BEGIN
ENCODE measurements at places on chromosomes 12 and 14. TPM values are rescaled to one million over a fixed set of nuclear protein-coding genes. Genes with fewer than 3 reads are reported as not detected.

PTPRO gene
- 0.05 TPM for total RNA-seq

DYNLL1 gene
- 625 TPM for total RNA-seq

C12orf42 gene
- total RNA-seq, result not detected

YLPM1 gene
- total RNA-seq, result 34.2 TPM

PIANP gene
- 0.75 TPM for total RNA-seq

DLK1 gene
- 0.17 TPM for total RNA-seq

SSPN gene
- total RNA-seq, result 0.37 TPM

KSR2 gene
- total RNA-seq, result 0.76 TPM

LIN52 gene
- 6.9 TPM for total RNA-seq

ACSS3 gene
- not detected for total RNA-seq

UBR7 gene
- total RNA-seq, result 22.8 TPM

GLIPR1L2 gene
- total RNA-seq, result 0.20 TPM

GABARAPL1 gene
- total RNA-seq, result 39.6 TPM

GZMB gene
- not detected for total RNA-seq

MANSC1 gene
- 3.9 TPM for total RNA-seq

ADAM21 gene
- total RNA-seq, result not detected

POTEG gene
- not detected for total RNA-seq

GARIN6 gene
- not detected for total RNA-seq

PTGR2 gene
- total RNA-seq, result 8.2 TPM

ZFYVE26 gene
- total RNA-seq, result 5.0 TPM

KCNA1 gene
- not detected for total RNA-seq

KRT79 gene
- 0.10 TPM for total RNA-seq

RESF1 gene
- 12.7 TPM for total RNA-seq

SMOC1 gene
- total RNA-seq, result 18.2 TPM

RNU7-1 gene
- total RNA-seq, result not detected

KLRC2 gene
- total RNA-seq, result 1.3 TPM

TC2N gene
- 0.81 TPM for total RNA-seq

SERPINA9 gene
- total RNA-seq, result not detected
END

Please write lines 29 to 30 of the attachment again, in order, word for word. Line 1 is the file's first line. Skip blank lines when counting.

- not detected for total RNA-seq

MANSC1 gene